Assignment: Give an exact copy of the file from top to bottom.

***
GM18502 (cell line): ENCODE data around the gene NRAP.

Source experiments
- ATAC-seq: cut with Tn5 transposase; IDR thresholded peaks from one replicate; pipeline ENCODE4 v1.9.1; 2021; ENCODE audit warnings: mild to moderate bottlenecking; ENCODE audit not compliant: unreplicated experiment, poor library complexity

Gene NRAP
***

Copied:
GM18502 (cell line): ENCODE data around the gene NRAP.

Source experiments
- ATAC-seq: cut with Tn5 transposase; IDR thresholded peaks from one replicate; pipeline ENCODE4 v1.9.1; 2021; ENCODE audit warnings: mild to moderate bottlenecking; ENCODE audit not compliant: unreplicated experiment, poor library complexity

Gene NRAP